I work in the field of communications and politics has been an interest of mine since high school. So when I was offered a chance to review Doesn’t Hurt to Ask: Using the Power of Questions to Communicate, Connect, and Persuade by Trey Gowdy I quickly grabbed if for my Kindle from NetGalley.
It was a frustrating read. I enjoyed it in many ways but in others ways it was hard to get a handle on. As it does so often, it comes down to expectations and how much you enjoy a blending of genres and topics. There is a lot of good advice about how to argue and communicate, and Gowdy has a light, humorous and engaging style, but the blending of memoir and self-help with a heavy helping of legal and political context undercut the clarity for me.
The publisher’s description was what I had in mind when I started reading:
You do not need to be in a courtroom to advocate for others. You do not need to be in Congress to champion a cause. From the boardroom to the kitchen table, opportunities to make your case abound, and Doesn’t Hurt to Ask shows you how to seize them. By blending gripping case studies from nearly two decades in a courtroom and four terms in national politics with personal stories and practical advice, Trey Gowdy walks you through the tools and the mindset needed to effectively communicate your message.
From this description, and the title and subtitle, it sounds like a book on communication and persuasion. And that is what I was most interested in learning about: “Using the Power of Questions to Communicate, Connect, and Persuade.”
But it might more accurately be titled: “How to argue like a prosecutor.” Most of Gowdy’s approach to communication comes from that perspective; and the book is full of stories of cases he handled and of his experience as a Congressman acting as a prosecutor of sorts.
The connection between persuasion and these cases, however, isn’t always crystal clear or at least wasn’t to me. In other words, translating persuasion from the courtroom and the committee room to the kitchen table isn’t always obvious and intuitive. Perhaps, this is my anti-lawyer bias coming through…The other chunk of the book is memoir; information about Gowdy’s life, relationships and career. And as noted above, Gowdy’s humorous and self-deprecating style makes for easy reading but it wasn’t always clear how the various pieces and parts worked together. Is this a memoir, self-help book, or argument about persuasion? All three mixed together.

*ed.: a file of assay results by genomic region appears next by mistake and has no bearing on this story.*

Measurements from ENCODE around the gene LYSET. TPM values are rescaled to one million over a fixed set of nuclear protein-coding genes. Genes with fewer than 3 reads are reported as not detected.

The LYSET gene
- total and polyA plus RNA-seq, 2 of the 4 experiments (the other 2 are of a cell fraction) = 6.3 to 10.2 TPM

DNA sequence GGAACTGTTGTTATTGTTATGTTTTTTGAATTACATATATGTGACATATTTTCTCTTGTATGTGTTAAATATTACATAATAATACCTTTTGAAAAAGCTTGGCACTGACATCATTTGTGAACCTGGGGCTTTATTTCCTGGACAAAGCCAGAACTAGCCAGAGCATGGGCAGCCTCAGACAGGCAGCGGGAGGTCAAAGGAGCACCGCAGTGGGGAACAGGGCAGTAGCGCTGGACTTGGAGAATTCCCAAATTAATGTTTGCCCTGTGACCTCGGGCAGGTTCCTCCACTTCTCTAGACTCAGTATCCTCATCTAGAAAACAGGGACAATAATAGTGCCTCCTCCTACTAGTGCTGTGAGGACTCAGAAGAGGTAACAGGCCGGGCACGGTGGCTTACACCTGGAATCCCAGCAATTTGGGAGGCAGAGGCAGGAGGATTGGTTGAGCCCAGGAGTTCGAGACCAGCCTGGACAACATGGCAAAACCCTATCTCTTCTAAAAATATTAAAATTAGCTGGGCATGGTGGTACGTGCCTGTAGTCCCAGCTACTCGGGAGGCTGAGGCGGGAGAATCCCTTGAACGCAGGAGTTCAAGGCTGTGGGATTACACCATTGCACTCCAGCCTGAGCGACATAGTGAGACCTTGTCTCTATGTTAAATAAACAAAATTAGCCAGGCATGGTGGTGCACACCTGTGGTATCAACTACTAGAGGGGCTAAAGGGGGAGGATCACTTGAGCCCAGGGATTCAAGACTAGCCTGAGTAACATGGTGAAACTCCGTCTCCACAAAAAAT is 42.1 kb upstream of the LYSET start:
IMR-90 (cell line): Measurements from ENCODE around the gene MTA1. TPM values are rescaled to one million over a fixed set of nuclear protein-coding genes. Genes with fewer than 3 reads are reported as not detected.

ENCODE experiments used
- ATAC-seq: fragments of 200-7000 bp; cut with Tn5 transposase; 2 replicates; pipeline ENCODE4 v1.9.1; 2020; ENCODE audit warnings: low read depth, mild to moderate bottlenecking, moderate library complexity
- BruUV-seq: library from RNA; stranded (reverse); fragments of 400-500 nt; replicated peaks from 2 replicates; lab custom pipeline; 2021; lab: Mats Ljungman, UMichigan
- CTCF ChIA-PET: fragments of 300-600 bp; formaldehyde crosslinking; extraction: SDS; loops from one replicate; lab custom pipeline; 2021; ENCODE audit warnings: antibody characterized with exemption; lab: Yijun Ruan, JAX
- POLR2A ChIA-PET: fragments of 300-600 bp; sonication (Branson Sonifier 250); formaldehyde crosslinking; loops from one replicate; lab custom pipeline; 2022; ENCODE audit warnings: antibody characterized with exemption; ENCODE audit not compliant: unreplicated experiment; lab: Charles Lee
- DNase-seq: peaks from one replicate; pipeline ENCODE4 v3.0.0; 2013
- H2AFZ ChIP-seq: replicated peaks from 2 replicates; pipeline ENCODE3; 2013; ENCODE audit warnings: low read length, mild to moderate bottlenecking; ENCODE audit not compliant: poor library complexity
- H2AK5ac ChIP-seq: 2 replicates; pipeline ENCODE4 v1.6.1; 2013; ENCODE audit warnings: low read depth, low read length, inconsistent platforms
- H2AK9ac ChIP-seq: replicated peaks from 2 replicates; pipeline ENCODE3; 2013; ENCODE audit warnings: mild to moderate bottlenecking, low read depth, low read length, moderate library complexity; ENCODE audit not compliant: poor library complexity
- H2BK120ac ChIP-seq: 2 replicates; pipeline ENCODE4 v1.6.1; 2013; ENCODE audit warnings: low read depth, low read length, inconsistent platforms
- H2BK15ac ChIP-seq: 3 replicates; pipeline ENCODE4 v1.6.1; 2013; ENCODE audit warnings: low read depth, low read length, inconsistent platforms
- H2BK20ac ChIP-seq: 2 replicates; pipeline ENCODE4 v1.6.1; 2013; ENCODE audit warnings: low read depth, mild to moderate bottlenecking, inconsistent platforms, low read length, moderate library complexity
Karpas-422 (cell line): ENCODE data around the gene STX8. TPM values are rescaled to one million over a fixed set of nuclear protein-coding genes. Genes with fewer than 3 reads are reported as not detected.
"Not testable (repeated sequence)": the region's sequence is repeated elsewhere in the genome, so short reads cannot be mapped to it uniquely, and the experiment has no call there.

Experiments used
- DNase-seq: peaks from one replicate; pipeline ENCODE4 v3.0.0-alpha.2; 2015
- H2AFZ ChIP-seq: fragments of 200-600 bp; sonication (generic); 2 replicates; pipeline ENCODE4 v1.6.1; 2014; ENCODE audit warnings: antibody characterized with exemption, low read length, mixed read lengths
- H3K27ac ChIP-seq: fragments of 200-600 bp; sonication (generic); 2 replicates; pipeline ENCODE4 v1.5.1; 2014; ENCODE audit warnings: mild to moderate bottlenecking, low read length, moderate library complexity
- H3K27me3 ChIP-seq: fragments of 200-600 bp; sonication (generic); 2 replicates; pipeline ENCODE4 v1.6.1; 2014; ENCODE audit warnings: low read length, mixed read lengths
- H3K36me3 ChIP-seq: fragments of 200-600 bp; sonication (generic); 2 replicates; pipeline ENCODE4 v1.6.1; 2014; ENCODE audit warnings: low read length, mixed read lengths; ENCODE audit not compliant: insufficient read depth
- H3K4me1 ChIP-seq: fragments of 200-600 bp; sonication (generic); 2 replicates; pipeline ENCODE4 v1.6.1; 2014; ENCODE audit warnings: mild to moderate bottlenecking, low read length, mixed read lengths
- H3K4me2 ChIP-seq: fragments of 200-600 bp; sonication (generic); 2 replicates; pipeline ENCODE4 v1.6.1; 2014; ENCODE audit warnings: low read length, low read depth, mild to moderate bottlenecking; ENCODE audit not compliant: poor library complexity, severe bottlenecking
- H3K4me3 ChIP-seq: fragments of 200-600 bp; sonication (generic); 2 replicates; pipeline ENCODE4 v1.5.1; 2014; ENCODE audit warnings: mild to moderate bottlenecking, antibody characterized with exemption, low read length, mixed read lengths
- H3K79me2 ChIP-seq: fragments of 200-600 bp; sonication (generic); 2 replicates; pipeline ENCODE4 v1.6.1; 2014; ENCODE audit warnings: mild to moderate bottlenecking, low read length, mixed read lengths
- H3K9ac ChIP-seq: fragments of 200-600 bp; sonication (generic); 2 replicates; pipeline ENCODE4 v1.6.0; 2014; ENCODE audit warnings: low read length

That said, much of what Gowdy outlines is worthwhile. The core of his advice is to ask yourself questions about what you are trying to accomplish, who your audience is, what the expectations of your audience is, and how high the bar is set. Knowing the answers to these questions gives you the best chance to be successful. If you don’t have a background in communications or much experience, this is great advice. Thinking these issue through will make a big impact.
He also outlines some strategies for situations of high stakes communications and walks the reader through how asking questions can be used to attack and to defend. But the focus on courts and judicial structures, and on his own life and experience, came at the expense of some clarity and focus in my opinion.
For example, the early sections of the book seem to be applicable to conversations and discussion where both sides are open to learning and new ideas but by the second half the tactics discussed seem much more appropriate to formal debate and presentations or at least arguments about issues. A discussion of the tactics used in, and the challenges of, Congressional hearings might be interesting, for example, but it is not easily connected to dinner table conversations or even boardrooms.
Throughout the book Gowdy makes it clear he is not seeking to make political arguments and that he wants readers from all parts of the spectrum to be able to engage with his ideas. And he is fair and open minded. But I think this book is likely to appeal to readers who are already fans of the former congressman, and are familiar with his career, and share his perspective or background in some way (southern, conservative, Christian).
Gowdy has a good-natured style and tone and, not surprisingly, can be an effective communicator. But as someone who works in communications, I am not sure I would recommend this book to those seeking to get better at persuasion unless they had an interest in politics and/or the law.
If you are a fan of Gowdy you will enjoy this book. If you are interested in learning more about Gowdy you will probably enjoy this book too. If you enjoy learning about politics and the law from someone who has practiced in the field at the highest levels you will enjoy this book.
If your main desire is to get better at communication there are probably better sources.